Olympus XZ-1 vs Panasonic TZ100
The Olympus XZ-1 and the Panasonic Lumix DMC-TZ100 (labelled Panasonic ZS100 in some countries) are two digital cameras that were officially introduced, respectively, in January 2011 and January 2016. Both the XZ-1 and the TZ100 are fixed lens compact cameras that are based on a 1/1.7-inch (XZ-1) and an one-inch (TZ100) sensor. The Olympus has a resolution of 10.1 megapixels, whereas the Panasonic provides 20 MP.
Below is an overview of the main specs of the two cameras as a starting point for the comparison.
|Olympus XZ-1||Panasonic TZ100|
|Fixed lens compact camera||Fixed lens compact camera|
|28-112mm f/1.8-2.5||25-250mm f/2.8-5.9|
|10.1 MP, 1/1.7" Sensor||20 MP, 1" Sensor|
|720/30p Video||4K/30p Video|
|ISO 100-6400||ISO 125-12800 (80-25600)|
|Viewfinder optional||Electronic viewfinder (1166k dots)|
|3.0" LCD, 614k dots||3.0" LCD, 1040k dots|
|Fixed screen (not touch-sensitive)||Fixed touchscreen|
|2 shutter flaps per second||10 shutter flaps per second|
|In-body stabilization||In-body stabilization|
|320 shots per battery charge||300 shots per battery charge|
|111 x 65 x 42 mm, 275 g||111 x 65 x 44 mm, 312 g|
Going beyond this snapshot of core features and characteristics, what are the differences between the Olympus XZ-1 and the Panasonic Lumix DMC-TZ100? Which one should you buy? Read on to find out how these two cameras compare with respect to their body size, their imaging sensors, their shooting features, their input-output connections, and their reception by expert reviewers.
The physical size and weight of the Olympus XZ-1 and the Panasonic TZ100 are illustrated in the side-by-side display below. The two cameras are presented according to their relative size. Three consecutive views from the front, the top, and the rear side are shown. All width, height and depth dimensions are rounded to the nearest millimeter.
The XZ-1 can be obtained in two different colors (black, white), while the TZ100 is also available in two color-versions, but different ones (black, silver).
In this particular case, the Olympus XZ-1 and the Panasonic TZ100 have exactly the same width and height, and, thus, have identically-sized bodies. However, the Panasonic is markedly heavier (13 percent) than the Olympus. In this context, it is worth noting that neither the XZ-1 nor the TZ100 are weather-sealed.
The power pack in the TZ100 can be charged via the USB port, which can be very convenient when travelling.
The adjacent table lists the principal physical characteristics of the two cameras alongside a wider set of alternatives. If you would like to visualize and compare a different camera combination, just use the right or left arrows in the table to switch to the respective camera. Alternatively, you can also navigate to the CAM-parator app and make your selection from the full list of cameras there.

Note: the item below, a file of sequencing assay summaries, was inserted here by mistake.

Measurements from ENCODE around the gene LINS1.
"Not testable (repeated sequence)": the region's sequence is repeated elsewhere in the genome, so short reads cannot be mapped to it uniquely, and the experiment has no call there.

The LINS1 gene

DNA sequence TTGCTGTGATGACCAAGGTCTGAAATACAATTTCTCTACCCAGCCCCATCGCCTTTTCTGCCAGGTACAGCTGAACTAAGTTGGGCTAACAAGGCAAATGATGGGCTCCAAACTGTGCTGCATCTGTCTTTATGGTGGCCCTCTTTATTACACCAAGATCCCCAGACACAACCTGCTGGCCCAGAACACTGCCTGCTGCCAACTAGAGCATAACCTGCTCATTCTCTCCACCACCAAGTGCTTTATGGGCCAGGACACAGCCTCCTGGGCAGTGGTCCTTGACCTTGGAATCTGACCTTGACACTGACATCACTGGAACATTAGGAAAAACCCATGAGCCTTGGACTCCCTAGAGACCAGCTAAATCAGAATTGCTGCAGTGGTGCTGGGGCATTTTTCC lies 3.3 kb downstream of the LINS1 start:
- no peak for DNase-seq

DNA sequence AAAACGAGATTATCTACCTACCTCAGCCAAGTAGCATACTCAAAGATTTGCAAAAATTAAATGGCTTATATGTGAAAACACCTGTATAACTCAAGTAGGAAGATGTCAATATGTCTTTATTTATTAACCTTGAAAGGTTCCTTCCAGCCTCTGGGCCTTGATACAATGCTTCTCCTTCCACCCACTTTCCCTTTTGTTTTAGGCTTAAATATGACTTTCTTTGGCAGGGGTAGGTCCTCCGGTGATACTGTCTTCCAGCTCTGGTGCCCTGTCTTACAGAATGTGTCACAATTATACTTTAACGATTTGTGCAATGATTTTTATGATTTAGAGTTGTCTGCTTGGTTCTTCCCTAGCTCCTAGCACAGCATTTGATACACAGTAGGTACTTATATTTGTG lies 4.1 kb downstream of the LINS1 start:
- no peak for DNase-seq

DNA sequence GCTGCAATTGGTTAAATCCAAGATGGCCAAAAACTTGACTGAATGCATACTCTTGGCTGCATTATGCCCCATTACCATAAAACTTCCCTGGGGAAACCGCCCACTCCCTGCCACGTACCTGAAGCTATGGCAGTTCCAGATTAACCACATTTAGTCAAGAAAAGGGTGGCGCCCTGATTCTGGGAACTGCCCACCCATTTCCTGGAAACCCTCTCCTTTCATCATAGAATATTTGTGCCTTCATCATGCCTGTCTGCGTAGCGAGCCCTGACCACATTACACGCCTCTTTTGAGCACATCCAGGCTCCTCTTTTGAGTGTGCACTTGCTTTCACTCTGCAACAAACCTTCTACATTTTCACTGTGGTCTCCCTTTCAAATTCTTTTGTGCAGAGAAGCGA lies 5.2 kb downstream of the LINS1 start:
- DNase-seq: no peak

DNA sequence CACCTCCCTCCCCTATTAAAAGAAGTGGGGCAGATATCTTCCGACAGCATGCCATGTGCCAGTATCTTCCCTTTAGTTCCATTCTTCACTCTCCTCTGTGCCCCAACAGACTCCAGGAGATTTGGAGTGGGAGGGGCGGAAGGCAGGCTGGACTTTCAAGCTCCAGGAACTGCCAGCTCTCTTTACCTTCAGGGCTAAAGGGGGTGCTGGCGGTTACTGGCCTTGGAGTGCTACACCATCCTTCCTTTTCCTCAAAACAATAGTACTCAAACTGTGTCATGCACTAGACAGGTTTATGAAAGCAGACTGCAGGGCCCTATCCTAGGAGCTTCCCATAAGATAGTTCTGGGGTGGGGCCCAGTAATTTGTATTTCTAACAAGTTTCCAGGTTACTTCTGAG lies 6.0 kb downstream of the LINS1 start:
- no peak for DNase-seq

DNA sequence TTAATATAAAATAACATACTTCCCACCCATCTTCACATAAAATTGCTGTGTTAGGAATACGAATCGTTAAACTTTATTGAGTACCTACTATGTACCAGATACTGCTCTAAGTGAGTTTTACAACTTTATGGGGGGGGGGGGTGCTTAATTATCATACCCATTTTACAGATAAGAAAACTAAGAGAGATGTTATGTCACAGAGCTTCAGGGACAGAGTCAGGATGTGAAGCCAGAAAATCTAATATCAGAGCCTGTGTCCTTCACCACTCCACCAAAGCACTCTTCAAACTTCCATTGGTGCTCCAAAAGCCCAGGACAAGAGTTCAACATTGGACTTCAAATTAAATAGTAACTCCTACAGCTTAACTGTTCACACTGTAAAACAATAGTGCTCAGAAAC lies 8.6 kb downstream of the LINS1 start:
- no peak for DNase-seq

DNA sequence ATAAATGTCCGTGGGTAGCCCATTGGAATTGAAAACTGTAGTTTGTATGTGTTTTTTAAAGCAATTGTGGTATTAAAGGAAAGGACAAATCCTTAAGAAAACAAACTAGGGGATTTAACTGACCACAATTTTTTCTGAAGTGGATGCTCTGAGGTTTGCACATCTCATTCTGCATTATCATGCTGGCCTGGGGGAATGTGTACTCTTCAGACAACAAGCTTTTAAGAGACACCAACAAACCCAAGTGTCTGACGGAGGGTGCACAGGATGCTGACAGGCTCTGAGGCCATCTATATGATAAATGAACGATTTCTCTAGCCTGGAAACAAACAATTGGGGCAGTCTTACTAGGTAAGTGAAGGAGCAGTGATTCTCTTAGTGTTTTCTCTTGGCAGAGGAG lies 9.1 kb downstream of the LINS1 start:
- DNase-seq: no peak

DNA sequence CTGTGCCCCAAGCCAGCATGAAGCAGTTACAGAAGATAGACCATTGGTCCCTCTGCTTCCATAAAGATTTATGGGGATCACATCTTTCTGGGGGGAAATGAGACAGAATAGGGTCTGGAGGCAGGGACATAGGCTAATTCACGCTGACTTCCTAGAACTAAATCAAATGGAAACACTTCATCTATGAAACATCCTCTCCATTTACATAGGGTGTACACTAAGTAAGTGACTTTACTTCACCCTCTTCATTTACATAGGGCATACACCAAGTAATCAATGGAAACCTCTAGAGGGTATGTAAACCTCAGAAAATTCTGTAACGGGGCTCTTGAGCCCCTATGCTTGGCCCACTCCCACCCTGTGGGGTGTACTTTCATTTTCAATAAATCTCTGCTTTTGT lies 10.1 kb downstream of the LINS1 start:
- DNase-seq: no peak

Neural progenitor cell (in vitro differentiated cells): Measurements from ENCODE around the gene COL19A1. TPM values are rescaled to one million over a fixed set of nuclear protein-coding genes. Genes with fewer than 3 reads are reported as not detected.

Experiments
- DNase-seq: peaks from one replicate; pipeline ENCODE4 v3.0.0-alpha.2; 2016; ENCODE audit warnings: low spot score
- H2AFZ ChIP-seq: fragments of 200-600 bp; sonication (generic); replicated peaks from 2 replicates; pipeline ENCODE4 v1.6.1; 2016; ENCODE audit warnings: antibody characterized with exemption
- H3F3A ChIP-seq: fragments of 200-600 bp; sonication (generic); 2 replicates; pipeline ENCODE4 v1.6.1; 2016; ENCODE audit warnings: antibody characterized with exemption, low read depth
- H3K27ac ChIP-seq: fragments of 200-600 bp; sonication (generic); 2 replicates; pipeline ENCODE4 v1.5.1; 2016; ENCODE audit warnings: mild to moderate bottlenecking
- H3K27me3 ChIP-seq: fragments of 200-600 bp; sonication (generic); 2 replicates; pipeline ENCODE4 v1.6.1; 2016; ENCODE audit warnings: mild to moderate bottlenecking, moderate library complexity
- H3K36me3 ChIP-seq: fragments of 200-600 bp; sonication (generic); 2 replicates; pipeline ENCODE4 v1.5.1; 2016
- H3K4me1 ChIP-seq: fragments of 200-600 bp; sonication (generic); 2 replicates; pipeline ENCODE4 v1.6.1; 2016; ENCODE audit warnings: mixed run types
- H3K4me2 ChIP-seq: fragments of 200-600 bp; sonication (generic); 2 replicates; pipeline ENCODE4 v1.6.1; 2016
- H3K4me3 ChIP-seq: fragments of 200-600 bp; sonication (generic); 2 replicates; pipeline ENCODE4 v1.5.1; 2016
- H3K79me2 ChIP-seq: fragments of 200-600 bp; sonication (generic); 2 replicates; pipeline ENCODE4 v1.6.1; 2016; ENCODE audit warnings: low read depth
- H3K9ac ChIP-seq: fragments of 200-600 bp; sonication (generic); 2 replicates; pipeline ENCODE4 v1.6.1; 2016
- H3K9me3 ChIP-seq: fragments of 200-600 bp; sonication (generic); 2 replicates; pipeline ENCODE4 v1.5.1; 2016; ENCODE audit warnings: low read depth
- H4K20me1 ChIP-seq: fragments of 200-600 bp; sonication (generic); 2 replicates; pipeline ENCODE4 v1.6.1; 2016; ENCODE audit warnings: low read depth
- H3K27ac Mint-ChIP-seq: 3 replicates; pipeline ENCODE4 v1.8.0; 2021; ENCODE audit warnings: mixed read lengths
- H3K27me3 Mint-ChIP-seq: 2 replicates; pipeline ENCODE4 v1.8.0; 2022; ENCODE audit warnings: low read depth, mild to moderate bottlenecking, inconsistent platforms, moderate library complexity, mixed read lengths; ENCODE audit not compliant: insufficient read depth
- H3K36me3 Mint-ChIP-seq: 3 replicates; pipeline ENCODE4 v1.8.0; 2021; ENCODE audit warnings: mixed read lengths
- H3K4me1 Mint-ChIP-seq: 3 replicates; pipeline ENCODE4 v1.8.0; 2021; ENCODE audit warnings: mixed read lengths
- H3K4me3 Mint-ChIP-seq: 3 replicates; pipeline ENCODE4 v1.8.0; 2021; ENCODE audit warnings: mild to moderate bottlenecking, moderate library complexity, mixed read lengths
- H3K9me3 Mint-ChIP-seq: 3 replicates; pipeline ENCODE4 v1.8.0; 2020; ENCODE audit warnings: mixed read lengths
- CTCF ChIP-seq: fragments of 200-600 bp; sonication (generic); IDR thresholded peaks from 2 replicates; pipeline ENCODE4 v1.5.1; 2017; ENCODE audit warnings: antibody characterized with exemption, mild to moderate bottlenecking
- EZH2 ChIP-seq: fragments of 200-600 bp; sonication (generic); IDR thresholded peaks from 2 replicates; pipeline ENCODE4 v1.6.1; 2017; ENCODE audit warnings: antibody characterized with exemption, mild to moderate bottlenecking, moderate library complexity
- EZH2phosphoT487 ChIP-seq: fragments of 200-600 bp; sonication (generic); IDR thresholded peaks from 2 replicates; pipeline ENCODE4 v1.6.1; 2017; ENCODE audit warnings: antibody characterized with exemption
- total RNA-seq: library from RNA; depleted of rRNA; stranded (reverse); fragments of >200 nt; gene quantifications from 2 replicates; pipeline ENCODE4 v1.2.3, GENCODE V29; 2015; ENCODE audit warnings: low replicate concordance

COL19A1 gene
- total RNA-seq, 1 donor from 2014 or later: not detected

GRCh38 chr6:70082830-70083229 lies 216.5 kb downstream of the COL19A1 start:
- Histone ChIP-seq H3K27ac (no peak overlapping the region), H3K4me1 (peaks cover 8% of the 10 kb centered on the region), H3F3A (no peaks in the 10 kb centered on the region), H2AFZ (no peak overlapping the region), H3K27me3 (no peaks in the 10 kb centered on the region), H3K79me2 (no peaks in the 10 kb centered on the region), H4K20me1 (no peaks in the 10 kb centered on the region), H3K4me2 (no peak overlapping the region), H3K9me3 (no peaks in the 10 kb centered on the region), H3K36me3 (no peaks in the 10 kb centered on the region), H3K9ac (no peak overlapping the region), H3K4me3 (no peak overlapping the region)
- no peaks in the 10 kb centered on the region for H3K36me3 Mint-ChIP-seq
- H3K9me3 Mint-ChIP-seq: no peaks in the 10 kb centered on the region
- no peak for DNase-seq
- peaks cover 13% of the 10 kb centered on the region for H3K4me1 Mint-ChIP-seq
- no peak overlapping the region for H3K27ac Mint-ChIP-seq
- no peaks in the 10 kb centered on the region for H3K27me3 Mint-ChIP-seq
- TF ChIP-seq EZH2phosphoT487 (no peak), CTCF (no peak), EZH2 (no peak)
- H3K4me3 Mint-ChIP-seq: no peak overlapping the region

|Olympus XZ-1»||111 mm||65 mm||42 mm||275 g||320||n||Jan 2011||499||Olympus XZ-1|
|Panasonic TZ100«||111 mm||65 mm||44 mm||312 g||300||n||Jan 2016||699||Panasonic TZ100|
|Canon G5 X« »||112 mm||76 mm||44 mm||353 g||210||n||Oct 2015||799||Canon G5 X|
|Canon M3« »||111 mm||68 mm||44 mm||366 g||250||n||Feb 2015||679||Canon M3|
|Olympus TG-5« »||113 mm||66 mm||32 mm||250 g||340||Y||May 2017||449||Olympus TG-5|
|Olympus E-PM2« »||110 mm||64 mm||34 mm||269 g||360||n||Sep 2012||499||Olympus E-PM2|
|Olympus XZ-2« »||113 mm||65 mm||48 mm||346 g||340||n||Sep 2012||599||Olympus XZ-2|
|Olympus E-PL3« »||110 mm||64 mm||37 mm||313 g||300||n||Jun 2011||599||Olympus E-PL3|
|Olympus E-PM1« »||110 mm||64 mm||34 mm||265 g||330||n||Jun 2011||499||Olympus E-PM1|
|Olympus E-PL1« »||115 mm||72 mm||42 mm||334 g||290||n||Feb 2010||599||Olympus E-PL1|
|Panasonic TZ200« »||111 mm||65 mm||45 mm||340 g||370||n||Feb 2018||799||Panasonic TZ200|
|Panasonic LX15« »||106 mm||60 mm||42 mm||310 g||260||n||Sep 2016||699||Panasonic LX15|
|Panasonic FZ200« »||125 mm||87 mm||110 mm||588 g||540||n||Jul 2012||599||Panasonic FZ200|
|Panasonic LX7« »||111 mm||68 mm||46 mm||298 g||330||n||Jul 2012||499||Panasonic LX7|
|Panasonic FZ150« »||124 mm||82 mm||92 mm||528 g||410||n||Aug 2011||499||Panasonic FZ150|
|Panasonic LX5« »||110 mm||65 mm||43 mm||271 g||400||n||Jul 2010||499||Panasonic LX5|
|Sony RX100 IV« »||102 mm||58 mm||41 mm||298 g||280||n||Jun 2015||999||Sony RX100 IV|
|Note: Measurements and pricing do not include easily detachable parts, such as interchangeable lenses or optional viewfinders.|
Any camera decision will obviously take relative prices into account. The manufacturer’s suggested retail prices give an idea on the placement of the camera in the maker’s lineup and the broader market. The XZ-1 was launched at a markedly lower price (by 29 percent) than the TZ100, which puts it into a different market segment. Usually, retail prices stay at first close to the launch price, but after several months, discounts become available. Later in the product cycle and, in particular, when the replacement model is about to appear, further discounting and stock clearance sales often push the camera price considerably down.
The imaging sensor is at the core of digital cameras and its size is one of the main determining factors of image quality. A large sensor will generally have larger individual pixels that offer better low-light sensitivity, provide wider dynamic range, and have richer color-depth than smaller pixels in a sensor of the same technological generation. Further, a large sensor camera will give the photographer additional creative options when using shallow depth-of-field to isolate a subject from its background. On the downside, larger sensors tend to be associated with larger, more expensive camera bodies and lenses.
Of the two cameras under consideration, the Olympus XZ-1 features a 1/1.7-inch sensor and the Panasonic TZ100 an one-inch sensor. The sensor area in the TZ100 is 152 percent bigger. As a result of these sensor size differences, the cameras have a format factor of, respectively, 4.4 and 2.7. The sensor in the XZ-1 has a native 4:3 aspect ratio, while the one in the TZ100 offers a 3:2 aspect.